An association representing UK airlines does not share the downbeat winter season outlook released by Heathrow airport this week, accusing the London hub of seeking to “drive up passenger charges”.
Outlining its demand expectations for the rest of the year on 25 April, Heathrow described the return of UK outbound leisure passengers this summer as a “temporary increase”, as people take advantage of the country’s removal of travel restrictions while redeeming airline vouchers accrued during the pandemic.
But while the airport has increased its 2022 passenger traffic forecast from 45.5 million to 52.8 million – representing 65% of pre-pandemic levels – it notes that demand “remains very volatile” and is likely to “drop off significantly” after the summer season.
Airlines UK – which represents carriers including British Airways and Virgin Atlantic – does not agree with that outlook.
“Heathrow is – alone within the sector – seeking to downgrade the pace of recovery within aviation, to drive up passenger charges to support shareholder returns,” it claims.
But Heathrow insists that it is “already seeing airlines cancelling services into the autumn and the realities of higher fuel costs, lower GDP growth, the war in Ukraine and the ongoing pandemic will drag on demand”.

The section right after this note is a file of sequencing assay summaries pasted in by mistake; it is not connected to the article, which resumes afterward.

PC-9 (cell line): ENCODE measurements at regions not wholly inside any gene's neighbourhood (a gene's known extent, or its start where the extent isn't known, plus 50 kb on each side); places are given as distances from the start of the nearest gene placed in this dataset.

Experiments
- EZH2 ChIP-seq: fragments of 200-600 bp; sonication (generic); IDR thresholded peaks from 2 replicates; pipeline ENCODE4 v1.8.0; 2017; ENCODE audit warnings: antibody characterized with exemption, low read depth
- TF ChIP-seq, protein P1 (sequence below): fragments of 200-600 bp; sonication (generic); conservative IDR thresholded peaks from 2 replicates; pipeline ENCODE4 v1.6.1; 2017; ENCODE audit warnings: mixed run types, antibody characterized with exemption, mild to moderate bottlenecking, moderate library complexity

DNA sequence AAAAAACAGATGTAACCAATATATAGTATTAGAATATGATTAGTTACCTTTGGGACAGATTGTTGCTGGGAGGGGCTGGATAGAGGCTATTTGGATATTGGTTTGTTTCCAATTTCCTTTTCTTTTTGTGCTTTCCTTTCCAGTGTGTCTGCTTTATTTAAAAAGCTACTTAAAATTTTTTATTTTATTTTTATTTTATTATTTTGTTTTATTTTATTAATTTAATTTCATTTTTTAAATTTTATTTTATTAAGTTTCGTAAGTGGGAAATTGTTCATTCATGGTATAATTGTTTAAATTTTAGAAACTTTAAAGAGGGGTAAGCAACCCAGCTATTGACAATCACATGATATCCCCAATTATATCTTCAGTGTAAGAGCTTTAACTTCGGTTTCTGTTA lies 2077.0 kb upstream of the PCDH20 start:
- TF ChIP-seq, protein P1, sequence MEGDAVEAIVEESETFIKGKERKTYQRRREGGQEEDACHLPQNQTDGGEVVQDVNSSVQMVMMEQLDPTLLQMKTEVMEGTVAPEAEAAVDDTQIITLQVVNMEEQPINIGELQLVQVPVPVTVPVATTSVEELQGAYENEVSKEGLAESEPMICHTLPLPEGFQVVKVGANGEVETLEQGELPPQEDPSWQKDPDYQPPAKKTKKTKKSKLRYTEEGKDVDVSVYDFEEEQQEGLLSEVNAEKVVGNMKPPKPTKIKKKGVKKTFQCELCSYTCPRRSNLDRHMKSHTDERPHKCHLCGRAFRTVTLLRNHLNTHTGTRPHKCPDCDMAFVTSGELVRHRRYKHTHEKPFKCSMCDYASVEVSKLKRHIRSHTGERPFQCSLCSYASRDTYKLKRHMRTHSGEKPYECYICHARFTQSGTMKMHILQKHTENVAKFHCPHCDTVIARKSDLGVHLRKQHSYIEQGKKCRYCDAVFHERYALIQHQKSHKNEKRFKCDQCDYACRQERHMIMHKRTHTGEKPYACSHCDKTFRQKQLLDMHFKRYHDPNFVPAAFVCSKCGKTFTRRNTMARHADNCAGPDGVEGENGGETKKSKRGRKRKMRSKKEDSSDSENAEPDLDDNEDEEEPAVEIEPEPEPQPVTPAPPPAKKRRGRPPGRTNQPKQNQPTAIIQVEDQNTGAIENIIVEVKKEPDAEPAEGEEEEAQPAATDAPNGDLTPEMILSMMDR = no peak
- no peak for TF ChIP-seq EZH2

The airport also suggests that “another [Covid-19] variant of concern” could see the return of travel restrictions.
Within that context, the airport goes on to criticise the UK Civil Aviation Authority’s proposals to cap Heathrow’s airport charges per passenger for the next five years at between £24.50 ($31.07) and £34.40, an increase from £22 per passenger in 2020. Heathrow had requested the charges increased to between £32 and £43.
Heathrow claims that the charges proposed by the CAA “will see passengers faced with longer queues and more frequent delays, as well as threatening Heathrow’s ability to fund itself affordably”.
Airlines UK, however, sees things differently. ”No other airport is claiming to need to hike passenger charges by between 50-100% – in the middle of a cost of living crisis – to maintain a basic level of investment and service,” it says.
“The CAA should use the real evidence of recovery alongside independent demand forecasts so that consumers can be put at the heart of any decision on Heathrow’s charges.”
Heathrow says it will remain in the red in 2022, as its Covid-19 losses top £4 billion.
Among forecasts for the coming months, Eurocontrol has predicted that there will be some moderation in the recovery of flight numbers over the second half of 2022 in the Europe region, but that recent improvements are unlikely to be reversed under its base-case scenario. It warns, however, of downside risks.
Airports usually experience a degree of seasonality in demand trends, often making winter-season passenger throughput lower than that seen during the summer period.